Amulets can be seen as a fun way to understand proof-of-work. As described in the Bitcoin whitepaper, “proof-of-work involves scanning for a value that when hashed, such as with SHA-256, the hash begins with a number of zero bits.”
According to at.amulet.garden, “an Amulet is a kind of poem that depends on language, code, and luck: (1) its complete Unicode text is 64 bytes or less; and (2) the hexadecimal SHA-256 hash of the text includes four or more 8s in a row.”
Moreover, “the odds a person can type something into the scratchpad and discover an Amulet are very, very, very, VERY low! It’s much more practical to ‘discover’ amulets with a computer program.”
Therefore, an Amulet can be described as a computationally rare input/output “two-sided coin” type poem, a “cyberpoem” of sorts: (1) the “input-side” text is arbitrary; and (2) then the “output-side” text is the hash of the input-side text.
Though Amulet rules don’t require it, the input-side text of the Amulet is often used as the only part of the Amulet that fixates poetic expression, with the output-side text as nothing more than a randomized content filtration system.
For instance, here’s a “Legendary” Amulet ‘discovered’ in a public domain book of poems: “Tight straps his short trews to meet shiny boots drew,”
This is cool, but Amulets have the potential to be much more “cyberpoetic.”
Amulets can be more than just “poems with a randomized content filtration system;” the interplay between the input-side text and the output-side text offers us a new source of poetic expression fixation via “cyberpoetry.”
To access these cyberpoetic input/output expressions, all we have to do is design a “suffix” natural integer count method for Amulets, inspired by the pinpoint citation method.
The pinpoint citation method, used by the Supreme Court of Canada when they publish their reasons for judgment, gives each paragraph a natural integer count index as it appears in sequential order.
It might not seem like an important library science innovation but, because the pinpoint citation method is unopinionated about page size, it can be included in page dynamic HTML publications without issue, unlike page numbering methods.
Applying the pinpoint citation method to Amulets, in part by recognizing that natural language and integers need not be separate expressions, we can append a cryptographic salt “suffix” to the end of the arbitrary input-side text for an elegant and consistent method that generates Amulets of any given rarity.
For instance, here’s the first Amulet I minted with this suffix method, a “Beyond Mythic” Amulet using “ #” as the suffix’s initiating text: “The art and science of a win-win game. #6370414414”
The “generating script” is very simple. A while-loop spins along the natural integer count, appending each suffix attempt to the end of the arbitrary input-side text one-by-one until the script finds an Amulet with the specified rarity. For “The art and science of a win-win game. #6370414414,” it took 6370414415 while-loop calls until the generating script found a “Beyond Mythic” Amulet.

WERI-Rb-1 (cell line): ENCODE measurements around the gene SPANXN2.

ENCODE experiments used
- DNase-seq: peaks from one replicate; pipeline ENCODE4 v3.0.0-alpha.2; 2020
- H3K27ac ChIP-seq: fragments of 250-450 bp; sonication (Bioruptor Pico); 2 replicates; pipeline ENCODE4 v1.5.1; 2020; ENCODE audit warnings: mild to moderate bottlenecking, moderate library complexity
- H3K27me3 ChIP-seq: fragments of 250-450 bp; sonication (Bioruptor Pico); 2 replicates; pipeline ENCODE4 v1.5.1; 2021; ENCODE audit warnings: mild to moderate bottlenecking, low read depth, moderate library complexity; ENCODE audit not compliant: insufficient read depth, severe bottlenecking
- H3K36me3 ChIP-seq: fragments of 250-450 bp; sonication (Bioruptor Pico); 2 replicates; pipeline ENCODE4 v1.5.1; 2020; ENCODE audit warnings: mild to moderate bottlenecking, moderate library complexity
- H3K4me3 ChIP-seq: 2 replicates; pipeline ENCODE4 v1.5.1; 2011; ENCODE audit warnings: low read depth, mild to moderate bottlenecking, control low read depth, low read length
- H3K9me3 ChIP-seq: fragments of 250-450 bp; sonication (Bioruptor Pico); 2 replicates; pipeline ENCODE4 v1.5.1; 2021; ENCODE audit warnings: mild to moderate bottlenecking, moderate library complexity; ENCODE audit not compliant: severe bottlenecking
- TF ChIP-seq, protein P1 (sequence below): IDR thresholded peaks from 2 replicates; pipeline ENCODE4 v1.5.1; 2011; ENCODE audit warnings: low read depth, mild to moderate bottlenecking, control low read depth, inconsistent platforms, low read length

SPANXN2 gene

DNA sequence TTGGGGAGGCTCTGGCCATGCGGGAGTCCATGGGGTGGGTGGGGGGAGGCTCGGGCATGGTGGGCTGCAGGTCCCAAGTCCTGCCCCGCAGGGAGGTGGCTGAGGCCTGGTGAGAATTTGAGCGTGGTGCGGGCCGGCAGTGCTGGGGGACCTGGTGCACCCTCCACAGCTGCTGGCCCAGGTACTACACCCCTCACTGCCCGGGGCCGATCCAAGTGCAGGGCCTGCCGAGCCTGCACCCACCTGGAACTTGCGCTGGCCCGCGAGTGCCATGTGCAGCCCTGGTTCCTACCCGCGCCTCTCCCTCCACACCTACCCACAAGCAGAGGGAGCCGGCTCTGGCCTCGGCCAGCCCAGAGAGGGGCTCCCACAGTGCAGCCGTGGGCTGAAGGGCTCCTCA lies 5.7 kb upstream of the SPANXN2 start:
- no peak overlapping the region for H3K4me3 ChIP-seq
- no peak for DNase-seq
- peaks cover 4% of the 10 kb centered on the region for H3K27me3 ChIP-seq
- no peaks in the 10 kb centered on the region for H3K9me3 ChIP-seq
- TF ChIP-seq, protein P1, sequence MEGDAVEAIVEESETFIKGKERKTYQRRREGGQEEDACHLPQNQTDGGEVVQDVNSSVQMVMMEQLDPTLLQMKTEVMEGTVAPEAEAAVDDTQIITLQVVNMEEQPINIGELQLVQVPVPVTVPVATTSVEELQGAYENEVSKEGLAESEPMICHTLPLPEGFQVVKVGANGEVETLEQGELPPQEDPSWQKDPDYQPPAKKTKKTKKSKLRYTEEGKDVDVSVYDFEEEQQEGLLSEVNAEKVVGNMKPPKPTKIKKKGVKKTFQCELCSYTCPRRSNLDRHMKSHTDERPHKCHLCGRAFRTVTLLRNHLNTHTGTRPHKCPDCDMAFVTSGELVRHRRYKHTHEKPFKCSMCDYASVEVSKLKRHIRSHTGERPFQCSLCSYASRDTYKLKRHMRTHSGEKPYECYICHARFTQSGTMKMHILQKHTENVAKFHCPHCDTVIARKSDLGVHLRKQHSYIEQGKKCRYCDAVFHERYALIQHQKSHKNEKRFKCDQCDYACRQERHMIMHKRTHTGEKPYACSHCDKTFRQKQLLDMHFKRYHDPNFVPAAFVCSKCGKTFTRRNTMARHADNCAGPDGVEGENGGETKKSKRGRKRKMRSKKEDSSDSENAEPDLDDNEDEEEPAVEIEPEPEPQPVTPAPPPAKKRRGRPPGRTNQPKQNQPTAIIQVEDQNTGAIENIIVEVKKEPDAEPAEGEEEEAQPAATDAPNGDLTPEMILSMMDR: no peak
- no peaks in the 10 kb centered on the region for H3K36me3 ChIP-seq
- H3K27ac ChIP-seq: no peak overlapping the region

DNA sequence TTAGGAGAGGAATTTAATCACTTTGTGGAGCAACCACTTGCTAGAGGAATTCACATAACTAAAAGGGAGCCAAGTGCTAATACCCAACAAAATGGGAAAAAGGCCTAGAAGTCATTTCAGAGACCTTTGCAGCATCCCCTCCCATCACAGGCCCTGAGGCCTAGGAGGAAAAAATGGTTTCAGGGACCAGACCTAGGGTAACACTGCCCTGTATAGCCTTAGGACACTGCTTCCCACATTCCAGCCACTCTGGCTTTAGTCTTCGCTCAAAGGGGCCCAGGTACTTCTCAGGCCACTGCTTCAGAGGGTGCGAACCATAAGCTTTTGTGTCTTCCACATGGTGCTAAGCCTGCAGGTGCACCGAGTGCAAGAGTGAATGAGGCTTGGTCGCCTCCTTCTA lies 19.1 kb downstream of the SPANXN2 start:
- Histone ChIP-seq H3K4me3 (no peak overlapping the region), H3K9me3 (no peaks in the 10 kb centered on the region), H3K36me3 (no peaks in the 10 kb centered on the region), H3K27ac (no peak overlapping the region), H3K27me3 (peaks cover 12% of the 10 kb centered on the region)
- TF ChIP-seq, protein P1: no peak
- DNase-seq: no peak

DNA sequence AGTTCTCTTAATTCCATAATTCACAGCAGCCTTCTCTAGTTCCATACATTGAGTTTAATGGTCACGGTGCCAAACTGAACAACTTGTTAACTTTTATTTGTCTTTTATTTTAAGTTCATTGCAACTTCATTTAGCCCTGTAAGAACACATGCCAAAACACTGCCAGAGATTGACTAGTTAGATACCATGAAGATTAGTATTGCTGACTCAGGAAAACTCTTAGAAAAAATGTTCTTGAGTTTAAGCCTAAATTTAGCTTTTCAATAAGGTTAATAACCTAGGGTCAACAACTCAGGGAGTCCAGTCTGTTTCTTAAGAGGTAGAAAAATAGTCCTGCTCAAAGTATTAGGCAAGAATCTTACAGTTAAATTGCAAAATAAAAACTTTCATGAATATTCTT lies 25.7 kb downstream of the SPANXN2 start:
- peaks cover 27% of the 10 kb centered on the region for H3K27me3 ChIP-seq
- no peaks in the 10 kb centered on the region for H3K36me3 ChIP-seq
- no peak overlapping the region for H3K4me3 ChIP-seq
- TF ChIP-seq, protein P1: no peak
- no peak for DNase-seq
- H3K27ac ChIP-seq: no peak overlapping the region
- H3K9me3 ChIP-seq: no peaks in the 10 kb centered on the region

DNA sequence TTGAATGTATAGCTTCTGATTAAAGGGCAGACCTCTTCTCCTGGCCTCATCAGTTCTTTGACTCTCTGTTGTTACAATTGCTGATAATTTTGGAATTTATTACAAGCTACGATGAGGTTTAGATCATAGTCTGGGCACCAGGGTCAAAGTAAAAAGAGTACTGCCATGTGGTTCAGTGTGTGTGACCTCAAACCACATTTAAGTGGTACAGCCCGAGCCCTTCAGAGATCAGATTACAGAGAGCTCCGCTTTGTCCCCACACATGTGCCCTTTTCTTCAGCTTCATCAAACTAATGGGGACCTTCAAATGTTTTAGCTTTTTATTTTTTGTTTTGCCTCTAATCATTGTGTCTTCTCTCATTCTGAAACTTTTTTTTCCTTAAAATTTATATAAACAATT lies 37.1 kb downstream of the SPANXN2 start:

As such, though it takes just 1 hash input/output call to confirm “The art and science of a win-win game. #6370414414” is definitely a “Beyond Mythic” Amulet, it takes 6370414415 while-loop calls to confirm “The art and science of a win-win game. #6370414414” is indeed the first “Beyond Mythic” Amulet along the suffix’s natural integer count.
Unlike the natural integer count sequence part of the suffix method, its “ #” initiating text is an arbitrary decision. For instance, here’s a related Loot upgrade concept that uses “, ” instead of “ #” as the suffix’s initiating text. This Loot upgrade also limits the suffix’s natural integer count to a maximum of 88.
Along the same lines, the act of minting an Amulet can trigger some kind of network event, like automatically tweeting parsable input-side text when minted. For executable input-side text, the suffix’s initiating text can use a “ #!” hash-bang protocol.
But we don’t need to stop there! Let’s use this suffix method to explore “rhythmic structures” by playing around with the input/output relationship for new kinds of cyberpoetic expressions:
A suffix method isn’t necessary to compose input/output two-sided coin cyberpoetic expressions.
For instance, here’s an example where the natural integer count is integrated into a sentence instead of within a suffix: “It took me 840,533,304 attempts to find this amulet.”
In that example, the “Mythic” 8s start at the beginning of the output-side text: “888888888a3560693561f91dc9d83d5efdc3df6196beaeb0c9f2b8255a47ac73”
Because the natural integer count is a normalized measure, we can plot all of the Amulets that include natural integer counts in their input-side text onto a single graph, and learn more about “the odds a person can type something into the scratchpad and discover an Amulet.”
Still, it’s uncertain if the integers within an Amulet’s input-side text are actually the smallest natural integer count magnitude possible for a given rarity, unless we run a natural integer count ourselves. So, we should take the results of whatever community-sourced graphs we plot with a healthy grain of salt.